I’m probably taking a detour, but this is one area where I feel like Metaco and SICPA are very much close in mindset. The engineering approach of thinking of things as ecosystems, where it is not about us building a walled garden that we control and hold the keys to, as opposed to being a good actor and a force for good within an ecosystem.
Very often people tend to speak about cash as something that is fading away, but before doing that we took a good look at what cash and bank notes represent. The reality is, it’s very much an ecosystem on its own.
We’re moving into this new direction by challenging ourselves, but also challenging the conversation and reframing things around inclusive questions and inclusive answers. The answer to your question is: we believe privacy and compliance can be achieved in each transaction.
What is the role of commercial banks when everyone has a bank account at the central bank?
Seamus: [00:15:52] I appreciate it. The nuance of the view is important. It’s very good to hear that. I often find it funny when we see different central banks, whether it’s China or others, saying that the primary use is elicit activity; whereas the tools are much more effective in this space if you can get the balance right in terms of tracking and privacy. You have a lot more transparency than you do in cash.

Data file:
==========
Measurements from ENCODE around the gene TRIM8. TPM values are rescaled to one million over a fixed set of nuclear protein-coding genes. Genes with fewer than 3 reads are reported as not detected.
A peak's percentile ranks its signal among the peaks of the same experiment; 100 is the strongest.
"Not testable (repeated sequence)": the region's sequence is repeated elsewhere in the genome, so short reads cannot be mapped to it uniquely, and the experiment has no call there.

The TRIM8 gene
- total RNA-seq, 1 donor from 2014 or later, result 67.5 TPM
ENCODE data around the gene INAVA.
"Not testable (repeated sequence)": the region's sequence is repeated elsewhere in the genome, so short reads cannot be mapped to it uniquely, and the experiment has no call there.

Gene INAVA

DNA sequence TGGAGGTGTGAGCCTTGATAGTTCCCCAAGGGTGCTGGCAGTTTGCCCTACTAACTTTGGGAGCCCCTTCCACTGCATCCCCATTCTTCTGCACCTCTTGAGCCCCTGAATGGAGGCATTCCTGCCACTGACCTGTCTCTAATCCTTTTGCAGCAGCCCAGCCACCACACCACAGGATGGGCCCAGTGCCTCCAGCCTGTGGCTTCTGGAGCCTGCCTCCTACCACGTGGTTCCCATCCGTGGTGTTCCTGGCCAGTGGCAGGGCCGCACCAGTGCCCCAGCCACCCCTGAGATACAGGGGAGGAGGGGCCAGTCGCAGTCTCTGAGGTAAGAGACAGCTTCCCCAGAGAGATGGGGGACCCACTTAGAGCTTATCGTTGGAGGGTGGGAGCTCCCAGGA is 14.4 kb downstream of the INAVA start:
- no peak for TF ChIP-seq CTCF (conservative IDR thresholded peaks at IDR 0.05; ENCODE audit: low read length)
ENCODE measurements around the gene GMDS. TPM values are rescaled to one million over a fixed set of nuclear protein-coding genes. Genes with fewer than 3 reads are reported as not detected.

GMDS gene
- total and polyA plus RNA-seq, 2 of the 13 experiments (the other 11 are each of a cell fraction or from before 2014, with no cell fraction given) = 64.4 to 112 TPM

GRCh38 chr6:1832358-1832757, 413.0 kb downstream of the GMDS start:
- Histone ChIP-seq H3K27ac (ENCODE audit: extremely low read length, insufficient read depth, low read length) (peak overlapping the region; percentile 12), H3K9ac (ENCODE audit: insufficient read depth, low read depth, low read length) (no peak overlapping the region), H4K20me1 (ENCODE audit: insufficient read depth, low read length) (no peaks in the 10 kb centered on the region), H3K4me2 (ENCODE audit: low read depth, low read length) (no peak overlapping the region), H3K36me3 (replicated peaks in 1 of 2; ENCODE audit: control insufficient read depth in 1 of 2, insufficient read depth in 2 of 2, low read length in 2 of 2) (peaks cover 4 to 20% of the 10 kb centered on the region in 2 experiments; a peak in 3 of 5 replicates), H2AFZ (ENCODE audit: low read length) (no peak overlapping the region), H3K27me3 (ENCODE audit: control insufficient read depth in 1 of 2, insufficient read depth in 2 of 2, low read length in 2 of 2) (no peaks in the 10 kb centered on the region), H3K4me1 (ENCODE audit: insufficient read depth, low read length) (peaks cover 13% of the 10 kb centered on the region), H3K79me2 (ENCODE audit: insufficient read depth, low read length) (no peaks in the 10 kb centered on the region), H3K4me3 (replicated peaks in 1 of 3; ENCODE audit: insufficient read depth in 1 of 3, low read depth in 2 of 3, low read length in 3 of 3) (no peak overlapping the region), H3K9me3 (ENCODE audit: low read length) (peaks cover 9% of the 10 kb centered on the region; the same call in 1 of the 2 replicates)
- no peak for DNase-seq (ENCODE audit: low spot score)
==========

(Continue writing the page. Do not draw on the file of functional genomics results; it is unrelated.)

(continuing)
As we move to a CBDC world, we have central bank digital currencies, what’s the relevance of commercial banks if everybody has an account with a central bank? Or is that not the model that you think is most likely to evolve? Is it a wholesale or retail model? How do you think this looks?
Kalin: I think that there is no future, or at least no foreseeable future in our lifetimes, where we will see people holding accounts in the central banks. It has to do with the current monetary system.
First of all, we exist in a world of fractional reserve. Second of all, we have very clear separation of concerns when it comes to the commercial space and the central bank space. This is a world where central banks do not handle mortgages or credit creation. This is clearly the pre-vis of the commercial sector.
Essentially what you speak of when you mentioned accounts in the central bank is flat banking. Flat banking is not something that can be a rip-and-replace exercise in a span of a lifetime. The current world finance is so interconnected and so interdependent, that this is not a real possibility. You mentioned earlier DCEP; China is that pioneer ahead of everyone else that gets pointed at and critiqued. But China took the cautious approach where they have a two-tiered system. The central bank essentially operates with a small group of tier one banks, and then cascading down they make everything around currency holding or currency in a traditional sense, and also electronic payments, possible. But the central bank is essentially removed or two layers apart from citizens.